More than 90% of the world’s leading carbon offsets provider’s rainforest offset credits are likely to be “phantom credits”.
A nine-month investigation by the Guardian, Die Zeit and SourceMaterial has revealed that the forest carbon offsets approved by Disney, Shell, Gucci and other big corporations are largely worthless and could even worsen global heating. Analysis of Verra, the world’s leading carbon standard for the rapidly growing voluntary offsets market, has found that more than 90% of their rainforest offset credits are likely to be “phantom credits” and do not represent genuine carbon reductions.
This finding is deeply concerning and raises serious questions about the efficacy of the credits purchased by these companies. Many of these corporations have publicly advertised their products as “carbon neutral” or have claimed that their customers can buy certain products without contributing to the climate crisis. Unfortunately, the Guardian, Die Zeit, and SourceMaterial investigation has revealed that these claims are largely unfounded.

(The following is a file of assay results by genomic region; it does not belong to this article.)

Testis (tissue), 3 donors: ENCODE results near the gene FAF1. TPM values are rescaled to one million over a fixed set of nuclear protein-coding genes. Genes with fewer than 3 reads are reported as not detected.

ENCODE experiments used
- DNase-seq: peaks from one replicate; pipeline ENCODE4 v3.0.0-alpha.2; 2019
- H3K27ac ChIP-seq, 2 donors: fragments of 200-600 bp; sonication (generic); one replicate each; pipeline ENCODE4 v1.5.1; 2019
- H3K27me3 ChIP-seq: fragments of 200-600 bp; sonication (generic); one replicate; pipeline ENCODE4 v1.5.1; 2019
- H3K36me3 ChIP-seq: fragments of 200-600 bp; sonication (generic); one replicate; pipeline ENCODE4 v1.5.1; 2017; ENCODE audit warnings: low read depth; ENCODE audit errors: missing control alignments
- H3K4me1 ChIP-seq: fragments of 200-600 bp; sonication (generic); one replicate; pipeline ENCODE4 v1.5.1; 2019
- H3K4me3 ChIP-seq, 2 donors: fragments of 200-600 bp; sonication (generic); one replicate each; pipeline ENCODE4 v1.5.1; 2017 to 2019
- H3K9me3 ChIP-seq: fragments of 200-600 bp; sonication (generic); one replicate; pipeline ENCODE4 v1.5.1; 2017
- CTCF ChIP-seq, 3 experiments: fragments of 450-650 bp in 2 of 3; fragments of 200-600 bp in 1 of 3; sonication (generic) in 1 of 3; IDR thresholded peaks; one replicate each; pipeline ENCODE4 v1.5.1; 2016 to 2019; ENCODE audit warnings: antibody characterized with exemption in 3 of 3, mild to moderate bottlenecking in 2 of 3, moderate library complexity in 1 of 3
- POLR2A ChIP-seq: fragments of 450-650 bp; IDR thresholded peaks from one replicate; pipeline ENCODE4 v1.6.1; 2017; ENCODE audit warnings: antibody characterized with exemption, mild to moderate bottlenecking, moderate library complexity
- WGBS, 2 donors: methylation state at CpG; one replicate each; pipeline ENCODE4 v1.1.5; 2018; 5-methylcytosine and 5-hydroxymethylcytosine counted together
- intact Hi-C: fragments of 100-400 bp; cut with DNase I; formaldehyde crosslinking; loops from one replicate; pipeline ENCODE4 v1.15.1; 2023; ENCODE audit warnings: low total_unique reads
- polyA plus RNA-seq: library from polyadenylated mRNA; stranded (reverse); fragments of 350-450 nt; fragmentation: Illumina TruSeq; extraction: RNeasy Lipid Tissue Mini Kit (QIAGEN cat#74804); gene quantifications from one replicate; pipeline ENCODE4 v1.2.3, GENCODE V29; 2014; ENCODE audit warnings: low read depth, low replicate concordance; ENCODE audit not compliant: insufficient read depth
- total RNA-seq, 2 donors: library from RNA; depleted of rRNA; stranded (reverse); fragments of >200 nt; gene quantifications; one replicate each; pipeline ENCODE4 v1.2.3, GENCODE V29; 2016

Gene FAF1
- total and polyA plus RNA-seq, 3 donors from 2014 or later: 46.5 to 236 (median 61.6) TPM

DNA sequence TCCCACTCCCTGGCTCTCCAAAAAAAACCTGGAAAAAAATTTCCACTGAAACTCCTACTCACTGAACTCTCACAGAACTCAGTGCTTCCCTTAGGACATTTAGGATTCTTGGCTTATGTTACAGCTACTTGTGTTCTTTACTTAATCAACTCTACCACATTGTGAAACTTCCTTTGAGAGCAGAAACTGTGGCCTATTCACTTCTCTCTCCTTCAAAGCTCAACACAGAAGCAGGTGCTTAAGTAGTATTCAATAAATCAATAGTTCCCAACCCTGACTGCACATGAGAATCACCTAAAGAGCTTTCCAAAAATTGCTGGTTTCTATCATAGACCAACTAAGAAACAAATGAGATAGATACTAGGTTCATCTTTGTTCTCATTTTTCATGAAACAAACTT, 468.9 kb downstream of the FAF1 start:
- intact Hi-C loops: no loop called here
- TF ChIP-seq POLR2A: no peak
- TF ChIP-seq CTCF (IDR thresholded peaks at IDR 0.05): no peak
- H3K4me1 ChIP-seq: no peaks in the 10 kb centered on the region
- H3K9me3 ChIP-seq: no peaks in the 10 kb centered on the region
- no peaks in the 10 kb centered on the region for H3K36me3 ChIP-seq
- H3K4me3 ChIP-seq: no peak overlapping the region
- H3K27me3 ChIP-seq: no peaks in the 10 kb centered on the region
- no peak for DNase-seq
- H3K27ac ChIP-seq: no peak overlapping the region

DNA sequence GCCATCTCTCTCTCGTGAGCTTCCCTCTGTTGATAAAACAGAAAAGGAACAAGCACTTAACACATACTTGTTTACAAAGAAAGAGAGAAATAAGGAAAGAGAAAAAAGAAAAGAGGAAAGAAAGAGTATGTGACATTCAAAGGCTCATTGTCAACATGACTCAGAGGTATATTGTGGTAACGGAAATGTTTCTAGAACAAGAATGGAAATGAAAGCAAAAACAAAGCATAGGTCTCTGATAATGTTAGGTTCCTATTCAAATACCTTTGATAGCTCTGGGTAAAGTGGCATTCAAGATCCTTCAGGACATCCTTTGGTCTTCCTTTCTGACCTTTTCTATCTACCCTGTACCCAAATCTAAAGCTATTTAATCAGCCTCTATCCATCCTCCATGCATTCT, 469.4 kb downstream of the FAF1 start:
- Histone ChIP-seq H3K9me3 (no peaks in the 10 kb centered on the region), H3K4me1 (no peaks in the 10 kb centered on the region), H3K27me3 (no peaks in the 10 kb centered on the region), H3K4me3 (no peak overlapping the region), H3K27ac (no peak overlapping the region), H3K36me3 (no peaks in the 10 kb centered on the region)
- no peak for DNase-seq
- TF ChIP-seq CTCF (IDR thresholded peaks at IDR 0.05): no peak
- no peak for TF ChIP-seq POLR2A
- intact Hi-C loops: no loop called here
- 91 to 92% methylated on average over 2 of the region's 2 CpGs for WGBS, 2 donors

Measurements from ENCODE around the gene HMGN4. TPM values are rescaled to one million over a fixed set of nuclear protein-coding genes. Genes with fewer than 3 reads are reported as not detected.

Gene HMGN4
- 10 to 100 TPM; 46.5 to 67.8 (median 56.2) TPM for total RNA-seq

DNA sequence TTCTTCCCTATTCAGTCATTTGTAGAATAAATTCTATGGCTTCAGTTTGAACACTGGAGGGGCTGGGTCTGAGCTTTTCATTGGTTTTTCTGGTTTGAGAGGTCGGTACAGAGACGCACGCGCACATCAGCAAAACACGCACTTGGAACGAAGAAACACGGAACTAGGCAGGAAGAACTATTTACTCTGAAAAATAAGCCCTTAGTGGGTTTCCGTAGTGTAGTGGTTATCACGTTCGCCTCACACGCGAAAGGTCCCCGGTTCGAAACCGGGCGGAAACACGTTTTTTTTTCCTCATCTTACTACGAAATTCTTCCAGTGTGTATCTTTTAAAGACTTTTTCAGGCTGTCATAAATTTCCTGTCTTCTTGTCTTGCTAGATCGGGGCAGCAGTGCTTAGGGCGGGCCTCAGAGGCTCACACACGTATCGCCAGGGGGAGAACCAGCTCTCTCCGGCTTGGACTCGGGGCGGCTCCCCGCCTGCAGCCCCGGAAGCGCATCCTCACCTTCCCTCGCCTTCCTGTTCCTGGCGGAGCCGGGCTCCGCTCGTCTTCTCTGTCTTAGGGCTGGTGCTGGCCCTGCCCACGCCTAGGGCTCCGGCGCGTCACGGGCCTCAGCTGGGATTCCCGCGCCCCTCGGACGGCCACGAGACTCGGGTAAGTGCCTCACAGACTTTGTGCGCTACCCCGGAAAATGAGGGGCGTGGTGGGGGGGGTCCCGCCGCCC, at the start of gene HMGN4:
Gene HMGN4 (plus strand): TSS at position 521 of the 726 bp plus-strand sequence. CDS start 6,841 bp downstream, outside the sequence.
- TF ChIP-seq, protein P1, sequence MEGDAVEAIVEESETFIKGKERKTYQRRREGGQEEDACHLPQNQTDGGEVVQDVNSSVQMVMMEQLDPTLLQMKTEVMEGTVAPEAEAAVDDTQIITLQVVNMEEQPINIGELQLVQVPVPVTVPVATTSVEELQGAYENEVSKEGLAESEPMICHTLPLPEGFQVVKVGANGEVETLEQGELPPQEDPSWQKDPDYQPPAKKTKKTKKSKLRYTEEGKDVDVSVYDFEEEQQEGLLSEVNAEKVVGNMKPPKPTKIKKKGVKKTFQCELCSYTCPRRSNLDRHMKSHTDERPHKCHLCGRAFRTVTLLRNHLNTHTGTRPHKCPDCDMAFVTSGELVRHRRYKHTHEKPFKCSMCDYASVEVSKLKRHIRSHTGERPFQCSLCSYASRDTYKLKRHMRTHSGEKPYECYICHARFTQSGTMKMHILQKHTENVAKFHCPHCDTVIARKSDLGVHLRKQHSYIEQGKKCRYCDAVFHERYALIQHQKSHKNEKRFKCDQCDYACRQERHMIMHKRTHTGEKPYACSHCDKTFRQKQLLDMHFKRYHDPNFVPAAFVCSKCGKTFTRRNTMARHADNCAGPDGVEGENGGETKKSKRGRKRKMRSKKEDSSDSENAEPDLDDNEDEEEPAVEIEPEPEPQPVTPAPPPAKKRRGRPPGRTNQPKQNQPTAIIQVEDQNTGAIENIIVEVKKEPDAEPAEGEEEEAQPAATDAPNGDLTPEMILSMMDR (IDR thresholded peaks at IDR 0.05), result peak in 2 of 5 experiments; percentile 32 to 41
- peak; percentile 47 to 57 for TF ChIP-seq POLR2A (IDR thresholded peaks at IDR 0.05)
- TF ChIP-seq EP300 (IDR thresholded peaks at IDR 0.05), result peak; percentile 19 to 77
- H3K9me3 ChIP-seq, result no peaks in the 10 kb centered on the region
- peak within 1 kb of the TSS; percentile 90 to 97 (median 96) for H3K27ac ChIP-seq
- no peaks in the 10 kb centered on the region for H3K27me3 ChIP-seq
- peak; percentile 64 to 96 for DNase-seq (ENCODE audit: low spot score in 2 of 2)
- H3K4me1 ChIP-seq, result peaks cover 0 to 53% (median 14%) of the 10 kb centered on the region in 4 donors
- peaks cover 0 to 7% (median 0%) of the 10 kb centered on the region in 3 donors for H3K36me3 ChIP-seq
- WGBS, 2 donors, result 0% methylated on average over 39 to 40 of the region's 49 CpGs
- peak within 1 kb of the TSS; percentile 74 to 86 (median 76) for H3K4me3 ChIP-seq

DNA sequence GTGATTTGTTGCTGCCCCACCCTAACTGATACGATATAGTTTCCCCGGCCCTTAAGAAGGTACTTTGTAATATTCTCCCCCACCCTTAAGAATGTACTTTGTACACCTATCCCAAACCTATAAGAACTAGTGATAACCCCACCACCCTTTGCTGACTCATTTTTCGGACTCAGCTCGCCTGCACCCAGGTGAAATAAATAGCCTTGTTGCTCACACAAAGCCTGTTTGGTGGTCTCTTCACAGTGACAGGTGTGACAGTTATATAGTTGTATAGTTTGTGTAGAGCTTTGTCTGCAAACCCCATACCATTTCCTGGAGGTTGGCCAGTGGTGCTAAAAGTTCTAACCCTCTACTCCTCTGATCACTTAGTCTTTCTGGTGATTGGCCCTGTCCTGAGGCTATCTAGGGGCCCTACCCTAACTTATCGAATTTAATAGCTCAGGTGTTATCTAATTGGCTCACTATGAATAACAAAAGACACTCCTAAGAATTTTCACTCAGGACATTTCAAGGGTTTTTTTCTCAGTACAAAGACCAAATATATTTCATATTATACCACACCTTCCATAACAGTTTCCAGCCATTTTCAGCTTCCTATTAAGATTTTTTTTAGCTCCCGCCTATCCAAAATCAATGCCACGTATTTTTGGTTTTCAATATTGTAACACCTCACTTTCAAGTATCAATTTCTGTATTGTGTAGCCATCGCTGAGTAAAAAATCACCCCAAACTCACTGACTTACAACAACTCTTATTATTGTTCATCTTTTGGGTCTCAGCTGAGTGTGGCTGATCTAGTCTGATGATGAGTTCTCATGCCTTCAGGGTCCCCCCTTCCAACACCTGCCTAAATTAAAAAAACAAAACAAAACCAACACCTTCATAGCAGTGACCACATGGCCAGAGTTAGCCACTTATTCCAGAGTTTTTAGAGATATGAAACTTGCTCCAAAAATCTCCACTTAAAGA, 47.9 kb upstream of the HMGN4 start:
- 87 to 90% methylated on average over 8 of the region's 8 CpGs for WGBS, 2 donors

Verra strongly disputes the conclusions of the investigation, citing concerns with their methodology and accuracy. Additionally, Verra points to its successes since 2009, in which billions of dollars have been allocated to the crucial task of forest conservation.
The findings of this investigation have far-reaching implications for the carbon offsets market.
▪ Text: This piece was first published in PMP Magazine on 18-Jan-2023.
▪ Cover: Flickr/Ministerio de Defensa del Perú. - Alto Mayo Protected Forest. (Licensed under a Creative Commons Attribution-ShareAlike 4.0 International License.)